View from the Bluff
I was born during the harvest, under a large oak at the edge of our family’s best field. The sun was high in the sky, the air still and hot. Cicadas were thrumming all around us.
My body was small. Delicate. Unmistakably female.
Mama peered closer, afraid I was a trick of the light, a fancy of her imagination, but I proved real enough. After six sons, two of whom were married and with sons of their own, she had finally been blessed with a girl child.
A girl child. She felt the shape and weight of the words on her tongue. Words she wanted to shout across the field, toss up to the sky, but couldn’t. Even whispering them could be calamitous. So she sat back on her heels. Crossed herself three times. Thanked God for His gift, the Diva Mariya for her intercession, her long-dead mother for keeping her promise.
Mama wiped my face and body with the only rushnyk she had, still damp from the bread she had wrapped it around that morning, and wound me in her shawl. She smeared a little black earth on my forehead. Brushed my lips with a crust of bread. Placed me in the basket with the remnants of the kovbasa and goat cheese.
I like to think my first glimpse of the world was framed by the embroidery on the tablecloth she draped over the handle, that the air I first breathed was sharp with wheat.
Mama did not look in the basket again. After a brief rest, she returned to the section of the field where my father and brothers were working. Wading through the stalks of wheat, the joy flowing through her, seeping out of her pores like sweat, only sweeter smelling. Just another mouth to feed, she muttered under her breath, another crying baby to disturb our sleep. I don’t care if she lives or dies, she declared, louder this time. How else could she protect me from evil spirits when her joy was drawing them out of every tree, field, and ravine? When fearlessness only invited calamity?
My father and brothers sang as they worked. Mama joined in, her voice strengthening with each step. The stalks of wheat shiver, as far as the eye can see. While the sickle whispers: yield to me, yield to me...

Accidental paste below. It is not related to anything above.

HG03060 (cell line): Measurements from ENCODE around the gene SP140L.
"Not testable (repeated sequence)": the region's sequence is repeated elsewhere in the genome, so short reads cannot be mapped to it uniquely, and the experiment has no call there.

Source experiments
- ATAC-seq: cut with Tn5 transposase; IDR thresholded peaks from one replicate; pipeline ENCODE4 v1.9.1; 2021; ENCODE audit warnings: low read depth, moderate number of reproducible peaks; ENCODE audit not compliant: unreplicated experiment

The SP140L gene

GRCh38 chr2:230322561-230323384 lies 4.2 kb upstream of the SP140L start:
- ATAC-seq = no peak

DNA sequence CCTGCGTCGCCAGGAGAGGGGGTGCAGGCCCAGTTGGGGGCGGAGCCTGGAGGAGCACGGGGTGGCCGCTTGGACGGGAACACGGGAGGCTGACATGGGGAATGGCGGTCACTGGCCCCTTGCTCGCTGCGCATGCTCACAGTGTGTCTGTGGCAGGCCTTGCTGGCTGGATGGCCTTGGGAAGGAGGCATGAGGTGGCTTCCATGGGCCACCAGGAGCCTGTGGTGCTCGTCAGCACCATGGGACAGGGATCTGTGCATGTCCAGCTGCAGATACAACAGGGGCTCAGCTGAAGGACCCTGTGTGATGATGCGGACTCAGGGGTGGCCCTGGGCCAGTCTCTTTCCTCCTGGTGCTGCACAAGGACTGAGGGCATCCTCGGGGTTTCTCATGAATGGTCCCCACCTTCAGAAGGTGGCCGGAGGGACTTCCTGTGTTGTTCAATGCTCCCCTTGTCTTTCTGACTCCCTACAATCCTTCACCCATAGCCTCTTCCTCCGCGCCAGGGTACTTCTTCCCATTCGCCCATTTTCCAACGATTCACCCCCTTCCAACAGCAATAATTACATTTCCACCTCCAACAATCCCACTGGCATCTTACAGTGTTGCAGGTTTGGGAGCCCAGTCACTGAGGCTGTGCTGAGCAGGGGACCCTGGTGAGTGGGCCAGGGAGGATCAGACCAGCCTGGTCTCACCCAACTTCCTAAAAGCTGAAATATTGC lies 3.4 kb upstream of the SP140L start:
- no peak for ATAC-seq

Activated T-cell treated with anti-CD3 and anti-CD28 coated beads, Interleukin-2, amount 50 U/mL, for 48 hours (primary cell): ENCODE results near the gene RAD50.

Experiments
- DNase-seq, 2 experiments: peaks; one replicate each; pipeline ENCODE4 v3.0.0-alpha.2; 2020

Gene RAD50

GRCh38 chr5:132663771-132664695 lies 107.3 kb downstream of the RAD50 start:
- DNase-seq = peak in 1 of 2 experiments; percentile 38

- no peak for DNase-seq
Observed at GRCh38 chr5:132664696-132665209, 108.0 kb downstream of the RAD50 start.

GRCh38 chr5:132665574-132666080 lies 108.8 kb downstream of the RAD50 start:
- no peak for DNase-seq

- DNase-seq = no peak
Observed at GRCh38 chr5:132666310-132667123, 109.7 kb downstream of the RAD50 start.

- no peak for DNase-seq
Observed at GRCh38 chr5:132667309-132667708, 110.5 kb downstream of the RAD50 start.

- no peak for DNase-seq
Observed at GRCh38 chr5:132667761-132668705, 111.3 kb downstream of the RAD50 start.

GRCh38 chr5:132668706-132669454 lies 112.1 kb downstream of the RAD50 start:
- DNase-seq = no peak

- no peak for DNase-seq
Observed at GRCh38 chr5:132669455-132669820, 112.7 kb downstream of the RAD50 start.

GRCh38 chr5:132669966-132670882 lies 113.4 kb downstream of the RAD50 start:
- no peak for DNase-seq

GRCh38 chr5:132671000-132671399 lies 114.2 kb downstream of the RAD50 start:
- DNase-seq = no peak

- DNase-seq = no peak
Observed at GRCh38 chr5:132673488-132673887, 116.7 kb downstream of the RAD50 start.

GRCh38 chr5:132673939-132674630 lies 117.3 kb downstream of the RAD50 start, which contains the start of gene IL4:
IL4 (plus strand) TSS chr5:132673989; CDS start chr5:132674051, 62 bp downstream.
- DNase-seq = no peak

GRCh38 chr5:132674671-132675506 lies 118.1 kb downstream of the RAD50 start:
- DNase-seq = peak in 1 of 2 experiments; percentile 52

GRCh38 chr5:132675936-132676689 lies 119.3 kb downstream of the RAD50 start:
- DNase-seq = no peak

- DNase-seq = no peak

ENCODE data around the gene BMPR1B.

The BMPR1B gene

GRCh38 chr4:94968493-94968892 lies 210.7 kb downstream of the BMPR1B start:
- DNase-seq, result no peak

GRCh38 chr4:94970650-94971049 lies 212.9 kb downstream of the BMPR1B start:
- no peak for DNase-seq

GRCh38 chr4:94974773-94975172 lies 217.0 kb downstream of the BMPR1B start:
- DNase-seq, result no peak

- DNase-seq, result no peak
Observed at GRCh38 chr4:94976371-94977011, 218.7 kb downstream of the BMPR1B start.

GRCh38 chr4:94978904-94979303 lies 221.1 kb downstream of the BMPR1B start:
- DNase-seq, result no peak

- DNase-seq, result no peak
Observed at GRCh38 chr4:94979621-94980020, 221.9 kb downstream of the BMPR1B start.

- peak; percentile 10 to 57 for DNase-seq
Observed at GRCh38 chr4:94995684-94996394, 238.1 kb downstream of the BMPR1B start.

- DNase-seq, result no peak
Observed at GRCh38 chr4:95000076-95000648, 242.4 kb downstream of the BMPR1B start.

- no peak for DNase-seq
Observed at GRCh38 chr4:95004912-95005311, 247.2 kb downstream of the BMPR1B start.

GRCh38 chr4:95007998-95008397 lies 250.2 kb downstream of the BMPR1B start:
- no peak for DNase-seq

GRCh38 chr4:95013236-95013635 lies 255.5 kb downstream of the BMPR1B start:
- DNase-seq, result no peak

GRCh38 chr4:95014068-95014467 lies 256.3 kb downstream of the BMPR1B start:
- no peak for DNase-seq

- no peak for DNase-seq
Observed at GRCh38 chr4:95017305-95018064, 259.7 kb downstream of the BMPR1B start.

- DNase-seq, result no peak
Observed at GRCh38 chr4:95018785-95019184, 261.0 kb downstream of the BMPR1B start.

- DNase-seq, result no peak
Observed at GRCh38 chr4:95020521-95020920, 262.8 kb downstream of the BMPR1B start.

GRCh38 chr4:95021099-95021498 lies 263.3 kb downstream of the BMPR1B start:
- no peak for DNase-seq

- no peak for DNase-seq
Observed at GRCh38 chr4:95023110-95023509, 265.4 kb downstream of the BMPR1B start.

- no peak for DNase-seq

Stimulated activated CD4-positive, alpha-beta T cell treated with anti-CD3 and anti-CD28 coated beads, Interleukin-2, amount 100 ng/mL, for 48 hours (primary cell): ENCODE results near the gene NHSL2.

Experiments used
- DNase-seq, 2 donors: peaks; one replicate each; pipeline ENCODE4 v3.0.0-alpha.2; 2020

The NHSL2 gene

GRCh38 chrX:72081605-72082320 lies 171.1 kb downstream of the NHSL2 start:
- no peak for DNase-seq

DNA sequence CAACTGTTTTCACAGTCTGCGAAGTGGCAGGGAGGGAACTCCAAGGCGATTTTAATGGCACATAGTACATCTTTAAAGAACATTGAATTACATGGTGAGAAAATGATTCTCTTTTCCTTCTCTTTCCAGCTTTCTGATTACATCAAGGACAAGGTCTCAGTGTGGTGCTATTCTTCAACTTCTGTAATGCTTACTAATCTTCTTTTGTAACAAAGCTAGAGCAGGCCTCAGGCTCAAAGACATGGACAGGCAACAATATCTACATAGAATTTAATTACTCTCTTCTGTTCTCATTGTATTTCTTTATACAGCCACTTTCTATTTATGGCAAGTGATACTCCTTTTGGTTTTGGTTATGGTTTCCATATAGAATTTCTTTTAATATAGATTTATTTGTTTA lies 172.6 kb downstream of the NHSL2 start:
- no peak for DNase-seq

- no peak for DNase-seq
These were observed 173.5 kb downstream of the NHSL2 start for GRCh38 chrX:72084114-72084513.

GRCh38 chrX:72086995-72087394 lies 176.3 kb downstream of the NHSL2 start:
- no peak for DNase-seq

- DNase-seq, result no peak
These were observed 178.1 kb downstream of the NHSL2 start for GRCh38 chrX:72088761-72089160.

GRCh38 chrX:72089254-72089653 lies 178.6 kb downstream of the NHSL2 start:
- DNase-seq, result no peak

She placed the basket behind the last stook and started to rake, planting her feet wide apart to steady herself. She chased Mitya away when he lifted the tablecloth to look at me. Since no one else came near the basket or asked about the birth, she was able to hoard our surprise a while longer.
My mother thought everything about my birth was propitious – the rich dark soil beneath us, the stand of ancient oaks, the stalks of ripened wheat. Even the noise from the cicadas. My grandmother thought it was a disgrace. “Does Osip not have enough sons to bring in the harvest,” Baba complained as everyone returned from the fields, “without Olena having to give birth outside like a poor peasant’s wife?”
Baba reached for the basket. Mama veered away, pushed past my father and brothers, and strode across the courtyard. She locked herself in her treatment room and when she stayed there for two days, the family thought there was something wrong with me, that I bore the marks of a child born late in a mother’s life. Except for Mitya who had already figured out I was a girl. Not just any girl, but the first in three generations of Stetsenkos.
The village priest delayed my baptism for a few days to attend to his own field. So when my godparents brought me back from church and Baba asked them what name the priest had bestowed on her latest grandson, she was astonished to hear it was Nastasiya.
“Why didn’t you tell me it was a girl?” she screamed at Mama, in front of our guests.
Mama offered no explanation. She wanted to savour the name while it was still fresh. Nastasiya was her beloved mother’s name, which Father Stepan could not have known as she came from another village, a two-day ride away. It was one more omen. As if my birth had not been omen enough.
My father didn’t say a word. Not to Mama who had kept such a secret from him. Not to Baba who was berating him on his choice of a wife.
So here I am, the bit of yellow thread above the rim of the basket. I’ve embroidered Mama raking, my father and brothers wielding their sickles, Oksana and Daryna tying and stacking the sheaves.
I’ve edged the cloth with oak leaves but I should have embroidered stalks of wheat, for wheat is more important than anything, I know that now, a truth as bitter as the bark of the oak tree.